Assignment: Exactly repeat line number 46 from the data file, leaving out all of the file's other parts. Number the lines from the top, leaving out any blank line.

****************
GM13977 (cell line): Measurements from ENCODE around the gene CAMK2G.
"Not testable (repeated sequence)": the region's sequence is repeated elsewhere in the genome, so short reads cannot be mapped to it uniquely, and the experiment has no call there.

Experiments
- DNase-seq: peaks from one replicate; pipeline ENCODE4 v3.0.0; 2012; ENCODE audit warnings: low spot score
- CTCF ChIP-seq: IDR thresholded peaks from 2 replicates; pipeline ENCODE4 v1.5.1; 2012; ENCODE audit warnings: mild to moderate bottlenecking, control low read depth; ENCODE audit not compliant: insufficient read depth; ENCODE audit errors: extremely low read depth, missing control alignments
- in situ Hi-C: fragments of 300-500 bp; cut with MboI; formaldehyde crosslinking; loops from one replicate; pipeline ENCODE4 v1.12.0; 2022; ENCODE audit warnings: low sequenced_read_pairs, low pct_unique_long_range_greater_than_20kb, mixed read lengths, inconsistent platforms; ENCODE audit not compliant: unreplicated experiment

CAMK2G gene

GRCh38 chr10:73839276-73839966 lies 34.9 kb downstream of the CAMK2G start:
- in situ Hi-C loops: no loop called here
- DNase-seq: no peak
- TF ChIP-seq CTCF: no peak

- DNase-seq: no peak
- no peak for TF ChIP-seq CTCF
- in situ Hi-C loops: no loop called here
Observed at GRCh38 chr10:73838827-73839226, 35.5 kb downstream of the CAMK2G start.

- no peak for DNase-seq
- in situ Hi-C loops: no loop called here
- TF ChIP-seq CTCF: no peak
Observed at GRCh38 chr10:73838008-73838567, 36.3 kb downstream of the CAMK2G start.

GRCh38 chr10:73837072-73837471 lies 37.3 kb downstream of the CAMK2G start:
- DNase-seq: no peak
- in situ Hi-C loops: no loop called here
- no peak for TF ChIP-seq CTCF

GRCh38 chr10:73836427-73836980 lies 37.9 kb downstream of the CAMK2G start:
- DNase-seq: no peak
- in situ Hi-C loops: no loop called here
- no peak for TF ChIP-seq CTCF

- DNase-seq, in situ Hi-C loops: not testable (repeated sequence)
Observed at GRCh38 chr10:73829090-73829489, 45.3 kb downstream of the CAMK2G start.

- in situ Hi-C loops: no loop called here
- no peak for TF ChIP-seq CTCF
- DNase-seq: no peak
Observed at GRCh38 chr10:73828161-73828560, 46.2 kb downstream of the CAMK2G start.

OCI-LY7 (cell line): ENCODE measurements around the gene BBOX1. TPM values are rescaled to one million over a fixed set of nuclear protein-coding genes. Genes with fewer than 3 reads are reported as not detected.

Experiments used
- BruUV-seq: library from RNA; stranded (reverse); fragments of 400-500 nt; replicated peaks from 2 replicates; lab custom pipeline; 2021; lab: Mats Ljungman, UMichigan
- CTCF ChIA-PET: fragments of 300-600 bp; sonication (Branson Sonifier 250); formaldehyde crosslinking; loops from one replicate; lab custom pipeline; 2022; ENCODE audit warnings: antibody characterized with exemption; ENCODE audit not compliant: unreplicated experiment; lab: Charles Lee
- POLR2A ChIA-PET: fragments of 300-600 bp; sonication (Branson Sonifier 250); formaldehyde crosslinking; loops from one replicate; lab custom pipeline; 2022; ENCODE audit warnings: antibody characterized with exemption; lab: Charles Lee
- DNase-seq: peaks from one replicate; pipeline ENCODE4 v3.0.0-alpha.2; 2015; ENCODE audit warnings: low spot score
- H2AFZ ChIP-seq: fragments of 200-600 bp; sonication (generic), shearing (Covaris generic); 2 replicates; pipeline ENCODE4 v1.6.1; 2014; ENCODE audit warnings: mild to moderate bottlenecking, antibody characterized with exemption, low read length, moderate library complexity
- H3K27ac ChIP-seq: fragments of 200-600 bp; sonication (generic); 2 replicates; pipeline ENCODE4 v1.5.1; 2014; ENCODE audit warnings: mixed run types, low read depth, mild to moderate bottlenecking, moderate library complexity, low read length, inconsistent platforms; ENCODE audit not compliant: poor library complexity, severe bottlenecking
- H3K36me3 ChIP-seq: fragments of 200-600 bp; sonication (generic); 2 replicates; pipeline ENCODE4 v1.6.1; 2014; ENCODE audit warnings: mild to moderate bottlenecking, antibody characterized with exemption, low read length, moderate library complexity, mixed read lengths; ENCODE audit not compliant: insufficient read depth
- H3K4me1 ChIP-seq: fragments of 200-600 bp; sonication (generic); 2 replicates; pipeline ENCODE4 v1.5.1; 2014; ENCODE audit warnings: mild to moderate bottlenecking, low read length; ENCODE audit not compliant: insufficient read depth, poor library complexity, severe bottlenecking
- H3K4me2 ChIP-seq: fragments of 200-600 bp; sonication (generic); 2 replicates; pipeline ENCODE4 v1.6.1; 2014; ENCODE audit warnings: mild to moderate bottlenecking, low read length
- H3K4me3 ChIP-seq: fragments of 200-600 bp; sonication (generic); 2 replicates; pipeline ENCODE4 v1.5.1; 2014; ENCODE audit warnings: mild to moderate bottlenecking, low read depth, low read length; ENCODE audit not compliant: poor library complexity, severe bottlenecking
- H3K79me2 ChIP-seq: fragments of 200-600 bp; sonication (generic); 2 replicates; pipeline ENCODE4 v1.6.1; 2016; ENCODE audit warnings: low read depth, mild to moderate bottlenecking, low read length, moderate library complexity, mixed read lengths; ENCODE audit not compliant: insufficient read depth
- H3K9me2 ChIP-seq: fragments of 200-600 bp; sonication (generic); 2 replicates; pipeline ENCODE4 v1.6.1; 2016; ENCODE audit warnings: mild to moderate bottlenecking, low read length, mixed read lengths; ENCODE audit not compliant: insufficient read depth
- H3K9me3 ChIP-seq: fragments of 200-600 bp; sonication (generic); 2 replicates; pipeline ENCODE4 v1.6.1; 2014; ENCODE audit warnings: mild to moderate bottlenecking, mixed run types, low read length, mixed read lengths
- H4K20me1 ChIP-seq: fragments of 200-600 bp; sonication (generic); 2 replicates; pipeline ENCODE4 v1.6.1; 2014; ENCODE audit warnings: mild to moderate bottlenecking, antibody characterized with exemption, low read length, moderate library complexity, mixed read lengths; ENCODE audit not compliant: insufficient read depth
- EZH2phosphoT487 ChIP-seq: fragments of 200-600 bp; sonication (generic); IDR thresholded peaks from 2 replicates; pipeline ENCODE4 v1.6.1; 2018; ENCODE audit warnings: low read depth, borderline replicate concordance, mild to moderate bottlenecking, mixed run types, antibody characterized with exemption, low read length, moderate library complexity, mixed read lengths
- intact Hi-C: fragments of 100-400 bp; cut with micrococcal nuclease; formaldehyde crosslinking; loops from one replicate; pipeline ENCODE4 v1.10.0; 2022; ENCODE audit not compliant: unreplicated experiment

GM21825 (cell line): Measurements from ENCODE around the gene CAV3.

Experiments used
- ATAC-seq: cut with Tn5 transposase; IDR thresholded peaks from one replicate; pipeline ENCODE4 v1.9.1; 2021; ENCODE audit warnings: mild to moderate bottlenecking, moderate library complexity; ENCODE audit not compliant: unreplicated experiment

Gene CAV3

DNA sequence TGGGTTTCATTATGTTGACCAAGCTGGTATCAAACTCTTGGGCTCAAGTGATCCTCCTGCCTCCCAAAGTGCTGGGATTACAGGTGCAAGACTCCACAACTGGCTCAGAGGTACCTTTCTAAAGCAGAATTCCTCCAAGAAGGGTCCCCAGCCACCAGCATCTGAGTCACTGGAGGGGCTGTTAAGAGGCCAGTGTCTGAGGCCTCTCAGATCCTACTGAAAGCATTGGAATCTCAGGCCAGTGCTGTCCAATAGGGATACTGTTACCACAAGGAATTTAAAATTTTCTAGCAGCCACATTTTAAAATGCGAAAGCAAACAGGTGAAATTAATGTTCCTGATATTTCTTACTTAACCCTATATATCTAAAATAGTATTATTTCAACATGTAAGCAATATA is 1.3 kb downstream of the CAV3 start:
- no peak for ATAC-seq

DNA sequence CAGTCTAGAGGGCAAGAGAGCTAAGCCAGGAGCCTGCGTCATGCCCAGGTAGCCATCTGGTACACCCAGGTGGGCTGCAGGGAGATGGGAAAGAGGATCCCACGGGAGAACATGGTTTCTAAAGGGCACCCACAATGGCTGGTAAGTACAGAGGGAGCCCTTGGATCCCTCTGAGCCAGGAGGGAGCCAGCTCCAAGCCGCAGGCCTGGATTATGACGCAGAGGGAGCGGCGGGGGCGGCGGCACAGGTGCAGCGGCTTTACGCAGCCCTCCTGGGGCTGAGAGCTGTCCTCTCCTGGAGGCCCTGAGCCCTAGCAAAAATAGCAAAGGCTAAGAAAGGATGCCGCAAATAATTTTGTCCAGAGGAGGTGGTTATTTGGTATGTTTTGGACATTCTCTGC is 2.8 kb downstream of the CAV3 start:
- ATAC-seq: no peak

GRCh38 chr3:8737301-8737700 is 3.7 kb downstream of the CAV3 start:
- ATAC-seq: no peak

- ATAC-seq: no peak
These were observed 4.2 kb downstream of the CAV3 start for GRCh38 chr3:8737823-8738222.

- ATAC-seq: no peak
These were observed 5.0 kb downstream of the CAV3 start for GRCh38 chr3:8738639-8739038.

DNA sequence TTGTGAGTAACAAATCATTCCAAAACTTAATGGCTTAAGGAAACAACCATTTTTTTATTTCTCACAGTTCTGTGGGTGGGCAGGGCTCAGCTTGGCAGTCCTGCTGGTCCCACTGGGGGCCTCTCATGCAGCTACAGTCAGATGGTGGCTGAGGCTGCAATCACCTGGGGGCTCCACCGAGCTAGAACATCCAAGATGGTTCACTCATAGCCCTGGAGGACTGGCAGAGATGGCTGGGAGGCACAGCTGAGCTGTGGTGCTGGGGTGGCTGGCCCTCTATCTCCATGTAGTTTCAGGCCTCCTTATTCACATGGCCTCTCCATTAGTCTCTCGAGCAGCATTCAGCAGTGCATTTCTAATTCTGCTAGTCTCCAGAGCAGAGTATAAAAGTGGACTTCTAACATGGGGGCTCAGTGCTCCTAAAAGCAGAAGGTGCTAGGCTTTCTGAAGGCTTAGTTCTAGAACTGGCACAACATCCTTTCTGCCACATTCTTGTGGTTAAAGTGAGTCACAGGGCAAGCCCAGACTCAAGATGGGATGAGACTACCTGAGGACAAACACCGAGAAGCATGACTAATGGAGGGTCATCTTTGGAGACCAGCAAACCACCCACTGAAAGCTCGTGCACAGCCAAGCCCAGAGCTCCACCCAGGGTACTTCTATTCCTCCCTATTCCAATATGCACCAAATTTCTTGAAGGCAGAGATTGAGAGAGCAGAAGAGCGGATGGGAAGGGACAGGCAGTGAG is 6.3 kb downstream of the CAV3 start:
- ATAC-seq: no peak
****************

- H3K79me2 ChIP-seq: fragments of 200-600 bp; sonication (generic); 2 replicates; pipeline ENCODE4 v1.6.1; 2016; ENCODE audit warnings: low read depth, mild to moderate bottlenecking, low read length, moderate library complexity, mixed read lengths; ENCODE audit not compliant: insufficient read depth